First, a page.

by FrugalTrader on October 14, 2009
There are many (legal) tax strategies out there to minimize tax owed to the government. For instance, say investor Derek is a BC resident and fortunate enough to have a large portfolio of dividend payers that provides his sole source of income of $70,000. According to tax tables, Derek should be able to file his income tax and pay $0 to the government due to the dividend tax credit .
Sounds like a great deal, but the government still wants their cut, which is why the Alternative Minimum Tax (AMT) was created. In this situation, both the AMT and the regular income tax must be calculated, with the higher of the two paid as income tax for the year.
How To Calculate AMT?
This is the basics of how to calculate AMT from the kpmg tax planning book for 2009,
- Calculate taxable income after all deductions for regular tax purposes.
- Add back the deductions not allowed under AMT – losses from tax shelters, losses from partnerships, interest expenses, employee relocation, 60% of amounts claimed under employee stock option deduction.
- Add 60% of the untaxed half of capital gains.
- Deduct gross up of dividends – only actual dividend amount is used for calculations, not the grossed up amount.
- Deduct $40,000 – The 2008 AMT exemption
- Multiply by 15% (federal tax) for 2008.
- Deduct Personal Credits – basic personal amount, age credit, disability, cpp contributions, EI premiums, tuition, education, medical and charitable. Do not deduct, investment tax credits, spousal amount, tuition credit transferred from a child, dividend tax credit (and more).
- If the result is higher than your federal tax calculated normally, then AMT must be paid.
- Provincial AMT is then calculated by multiplying the above AMT amount by a provincial AMT rate (varies by province).
An Example of AMT
Going back to our BC investor Derek that made $70,000 from dividends, he would actually have to pay tax. How much?
To calculate Derek’s income tax using regular rules. he would owe $0 in tax due to the dividend tax credit. However, using the AMT calculations, he would owe:
- $70,000 (dividend income) – $40,000 (amt exemption) = $30,000 x 15% = $4,500 – basic personal amount (
$1500) = $3,000 + the provincial AMT amount (up to 50% of federal amount).
In my example above, it showed an investor making $70,000 in dividends as their sole source of income. In terms of taxation, the investor went from owing $0 in tax to at least $3,000 to the federal government (not including provincial government) due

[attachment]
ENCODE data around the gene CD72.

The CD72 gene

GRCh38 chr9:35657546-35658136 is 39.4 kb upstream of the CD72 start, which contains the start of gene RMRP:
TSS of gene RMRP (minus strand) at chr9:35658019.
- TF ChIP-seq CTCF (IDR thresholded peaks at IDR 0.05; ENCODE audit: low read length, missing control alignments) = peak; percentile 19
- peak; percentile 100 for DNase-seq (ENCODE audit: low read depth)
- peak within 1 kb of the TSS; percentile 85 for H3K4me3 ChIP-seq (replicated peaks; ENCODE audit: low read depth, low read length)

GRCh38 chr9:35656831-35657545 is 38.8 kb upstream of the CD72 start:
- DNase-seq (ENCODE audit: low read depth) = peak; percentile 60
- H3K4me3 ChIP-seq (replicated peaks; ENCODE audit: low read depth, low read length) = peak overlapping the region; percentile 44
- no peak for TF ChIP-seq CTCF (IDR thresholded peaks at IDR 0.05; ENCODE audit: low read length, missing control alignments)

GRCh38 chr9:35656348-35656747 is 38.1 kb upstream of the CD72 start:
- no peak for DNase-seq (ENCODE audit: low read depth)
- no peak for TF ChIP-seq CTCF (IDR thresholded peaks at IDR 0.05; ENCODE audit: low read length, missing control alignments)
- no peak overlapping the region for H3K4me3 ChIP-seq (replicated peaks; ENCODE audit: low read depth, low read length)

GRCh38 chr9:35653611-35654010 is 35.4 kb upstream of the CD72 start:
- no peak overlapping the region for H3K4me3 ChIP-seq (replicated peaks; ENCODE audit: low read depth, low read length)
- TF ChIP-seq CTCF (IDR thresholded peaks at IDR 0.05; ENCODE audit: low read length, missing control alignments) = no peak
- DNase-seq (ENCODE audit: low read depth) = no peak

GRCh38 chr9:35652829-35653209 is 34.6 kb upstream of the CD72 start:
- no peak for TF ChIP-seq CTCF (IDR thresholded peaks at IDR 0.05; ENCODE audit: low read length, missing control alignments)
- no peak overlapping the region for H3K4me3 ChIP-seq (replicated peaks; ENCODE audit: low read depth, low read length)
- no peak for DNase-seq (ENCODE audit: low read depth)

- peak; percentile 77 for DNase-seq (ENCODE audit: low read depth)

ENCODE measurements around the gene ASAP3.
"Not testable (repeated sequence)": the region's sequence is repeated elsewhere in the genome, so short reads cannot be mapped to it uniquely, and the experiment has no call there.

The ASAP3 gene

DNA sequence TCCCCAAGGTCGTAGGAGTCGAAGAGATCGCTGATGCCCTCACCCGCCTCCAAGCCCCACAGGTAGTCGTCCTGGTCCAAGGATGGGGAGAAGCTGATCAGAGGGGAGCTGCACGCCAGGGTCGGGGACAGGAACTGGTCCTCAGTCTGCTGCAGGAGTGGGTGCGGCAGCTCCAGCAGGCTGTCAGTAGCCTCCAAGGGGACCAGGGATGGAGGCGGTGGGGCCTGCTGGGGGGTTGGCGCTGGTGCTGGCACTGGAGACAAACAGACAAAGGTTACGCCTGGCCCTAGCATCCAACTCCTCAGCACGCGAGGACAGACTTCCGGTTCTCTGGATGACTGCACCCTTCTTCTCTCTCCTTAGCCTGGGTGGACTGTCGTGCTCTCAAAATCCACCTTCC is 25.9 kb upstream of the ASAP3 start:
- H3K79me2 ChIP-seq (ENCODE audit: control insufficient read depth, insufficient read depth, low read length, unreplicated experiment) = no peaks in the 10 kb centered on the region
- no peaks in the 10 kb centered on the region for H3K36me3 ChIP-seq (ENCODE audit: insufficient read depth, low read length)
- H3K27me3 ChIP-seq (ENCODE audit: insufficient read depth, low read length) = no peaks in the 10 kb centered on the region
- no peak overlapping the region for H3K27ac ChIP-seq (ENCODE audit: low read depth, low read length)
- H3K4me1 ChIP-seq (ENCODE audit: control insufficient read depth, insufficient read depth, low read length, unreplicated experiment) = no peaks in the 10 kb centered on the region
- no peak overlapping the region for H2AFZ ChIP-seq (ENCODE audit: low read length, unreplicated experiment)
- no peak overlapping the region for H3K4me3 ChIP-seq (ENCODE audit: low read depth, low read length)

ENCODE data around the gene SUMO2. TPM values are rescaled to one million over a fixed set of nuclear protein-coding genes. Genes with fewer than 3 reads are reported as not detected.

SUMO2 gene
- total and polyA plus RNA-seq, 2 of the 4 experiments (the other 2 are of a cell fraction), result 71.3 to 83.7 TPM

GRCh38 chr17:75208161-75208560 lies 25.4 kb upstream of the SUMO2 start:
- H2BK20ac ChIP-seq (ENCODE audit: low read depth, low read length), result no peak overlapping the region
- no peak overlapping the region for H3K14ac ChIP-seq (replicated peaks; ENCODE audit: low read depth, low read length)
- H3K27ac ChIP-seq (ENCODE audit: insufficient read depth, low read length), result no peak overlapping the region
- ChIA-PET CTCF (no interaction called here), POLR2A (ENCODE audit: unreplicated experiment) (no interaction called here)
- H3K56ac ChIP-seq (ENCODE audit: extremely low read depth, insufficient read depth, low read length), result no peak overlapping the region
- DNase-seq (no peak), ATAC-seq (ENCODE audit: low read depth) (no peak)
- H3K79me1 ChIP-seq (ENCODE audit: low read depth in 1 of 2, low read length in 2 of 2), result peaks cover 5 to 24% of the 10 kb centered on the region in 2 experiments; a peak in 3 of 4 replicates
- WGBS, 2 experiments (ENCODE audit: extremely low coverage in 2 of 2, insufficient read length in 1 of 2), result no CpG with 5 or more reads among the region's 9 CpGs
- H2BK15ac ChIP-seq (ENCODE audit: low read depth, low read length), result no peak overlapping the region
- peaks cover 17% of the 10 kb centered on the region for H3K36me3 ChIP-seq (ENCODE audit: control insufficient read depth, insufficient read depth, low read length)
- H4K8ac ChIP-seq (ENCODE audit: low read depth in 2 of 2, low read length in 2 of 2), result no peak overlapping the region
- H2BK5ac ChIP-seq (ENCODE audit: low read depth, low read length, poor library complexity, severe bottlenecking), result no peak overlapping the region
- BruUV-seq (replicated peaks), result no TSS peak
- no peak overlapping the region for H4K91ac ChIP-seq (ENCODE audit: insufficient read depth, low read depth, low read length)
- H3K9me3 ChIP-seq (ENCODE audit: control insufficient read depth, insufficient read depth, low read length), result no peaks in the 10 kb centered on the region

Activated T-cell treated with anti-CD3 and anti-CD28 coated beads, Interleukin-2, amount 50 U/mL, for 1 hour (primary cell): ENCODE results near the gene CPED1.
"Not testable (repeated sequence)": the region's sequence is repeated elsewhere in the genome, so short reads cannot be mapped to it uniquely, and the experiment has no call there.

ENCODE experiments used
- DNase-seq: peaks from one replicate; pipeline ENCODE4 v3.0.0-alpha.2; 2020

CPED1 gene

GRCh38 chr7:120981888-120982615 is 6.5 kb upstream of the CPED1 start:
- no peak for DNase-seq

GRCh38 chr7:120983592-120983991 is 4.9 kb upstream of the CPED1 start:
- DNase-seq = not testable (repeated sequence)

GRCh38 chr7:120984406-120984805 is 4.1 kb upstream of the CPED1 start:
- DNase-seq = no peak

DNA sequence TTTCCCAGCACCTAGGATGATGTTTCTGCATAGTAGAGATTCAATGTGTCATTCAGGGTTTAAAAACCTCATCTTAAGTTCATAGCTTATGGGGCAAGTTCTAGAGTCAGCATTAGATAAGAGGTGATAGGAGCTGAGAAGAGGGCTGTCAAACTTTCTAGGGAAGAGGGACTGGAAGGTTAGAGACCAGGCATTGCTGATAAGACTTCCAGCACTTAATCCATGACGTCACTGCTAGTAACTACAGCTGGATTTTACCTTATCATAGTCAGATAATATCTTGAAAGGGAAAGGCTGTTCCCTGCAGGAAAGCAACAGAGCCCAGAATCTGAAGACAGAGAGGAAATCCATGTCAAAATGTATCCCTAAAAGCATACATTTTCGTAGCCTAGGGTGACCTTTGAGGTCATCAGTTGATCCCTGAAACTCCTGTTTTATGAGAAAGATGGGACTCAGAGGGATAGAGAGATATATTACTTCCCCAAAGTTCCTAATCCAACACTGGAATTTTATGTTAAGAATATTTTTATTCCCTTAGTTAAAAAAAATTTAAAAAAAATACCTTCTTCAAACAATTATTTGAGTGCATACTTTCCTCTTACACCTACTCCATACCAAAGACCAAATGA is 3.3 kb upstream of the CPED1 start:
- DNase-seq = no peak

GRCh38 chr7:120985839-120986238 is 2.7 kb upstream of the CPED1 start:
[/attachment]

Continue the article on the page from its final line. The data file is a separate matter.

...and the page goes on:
to Alternative Minimum Tax. To put this in perspective though, assuming an average dividend of 4%, the portfolio size would be around $1.75 million so I’m sure the investor isn’t feeling too much pain.
There is a bright side though, because of the AMT exemption of $40,000 and basic personal amounts, most provinces will allow up to $50,000 in dividend income (as your only source) while paying very little tax (if any).
Disclaimer: I’m not a tax pro, this post should be used for informational purposes only. Please consult your tax accountant if you think that alternative minimum tax applies to you.
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In addition to “regular” type dividends – i.e. your example that the investment portfolio would be 1.75 m, don’t forget that many small business owners also choose dividend income rather than salary. Business owners need to keep in mind AMT, though the tax bite is significantly smaller!
$3k tax paid on $70k income. Pretty darn favorable still.
Does the taxation of dividends change if you have other large sources of income? Say you have $50k in rental, interest, and other + $70k in dividend income.
How would this apply to me? I’m employed as a contractor in the IT field. I earned about $12,000 in salary in the early part of the year before switching to contracting (via my numbered corporation). To date this year I’ve earned approx $54,000 in income via my corporation, this should end up in the $75-80k range by the end of the year. My accountant has indicated he’d use dividends to allocate the income we use as a family, but he’s never mentioned this before. Is this something I should be concerned about? Especially going forward next year as my entire income should be coming through my corporation and will likely be higher as well. Thanks to anyone who has advice
Thanks for the info guys. Seems very unlikely that the only source of income would be dividends if you had >$1.75M in assets. In my own planning, dividends play a significant role, as does real estate, interest, and other income.
Seems the dividend route is most advantageous only if you are 100% dividend income (although as you state FP), 20% is a reasonable taxation rate for these income levels.
Sorry for the lack of response guys, work has me tied up! However, it looks like questions are in good hands, thanks for the responses!
Mike, I’ve written a few articles regarding taxation of private corporations, check them out: